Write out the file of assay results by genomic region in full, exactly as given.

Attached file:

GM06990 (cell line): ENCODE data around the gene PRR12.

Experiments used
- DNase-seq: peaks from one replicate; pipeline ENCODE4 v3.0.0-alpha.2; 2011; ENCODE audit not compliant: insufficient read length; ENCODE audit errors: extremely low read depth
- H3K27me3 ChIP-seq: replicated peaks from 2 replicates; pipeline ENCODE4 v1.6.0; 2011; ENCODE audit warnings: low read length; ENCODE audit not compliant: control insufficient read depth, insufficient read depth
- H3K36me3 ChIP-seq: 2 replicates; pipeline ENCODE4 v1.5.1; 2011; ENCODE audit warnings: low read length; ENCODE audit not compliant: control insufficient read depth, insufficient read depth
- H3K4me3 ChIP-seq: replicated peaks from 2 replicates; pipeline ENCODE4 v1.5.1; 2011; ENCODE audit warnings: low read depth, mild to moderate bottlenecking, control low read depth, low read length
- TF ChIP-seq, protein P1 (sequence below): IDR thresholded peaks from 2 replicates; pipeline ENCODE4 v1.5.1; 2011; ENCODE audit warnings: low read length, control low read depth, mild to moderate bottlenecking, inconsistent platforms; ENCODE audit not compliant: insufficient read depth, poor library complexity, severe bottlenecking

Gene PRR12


GM06990 (cell line): ENCODE data around the gene PRR12.

Experiments used
- DNase-seq: peaks from one replicate; pipeline ENCODE4 v3.0.0-alpha.2; 2011; ENCODE audit not compliant: insufficient read length; ENCODE audit errors: extremely low read depth
- H3K27me3 ChIP-seq: replicated peaks from 2 replicates; pipeline ENCODE4 v1.6.0; 2011; ENCODE audit warnings: low read length; ENCODE audit not compliant: control insufficient read depth, insufficient read depth
- H3K36me3 ChIP-seq: 2 replicates; pipeline ENCODE4 v1.5.1; 2011; ENCODE audit warnings: low read length; ENCODE audit not compliant: control insufficient read depth, insufficient read depth
- H3K4me3 ChIP-seq: replicated peaks from 2 replicates; pipeline ENCODE4 v1.5.1; 2011; ENCODE audit warnings: low read depth, mild to moderate bottlenecking, control low read depth, low read length
- TF ChIP-seq, protein P1 (sequence below): IDR thresholded peaks from 2 replicates; pipeline ENCODE4 v1.5.1; 2011; ENCODE audit warnings: low read length, control low read depth, mild to moderate bottlenecking, inconsistent platforms; ENCODE audit not compliant: insufficient read depth, poor library complexity, severe bottlenecking

Gene PRR12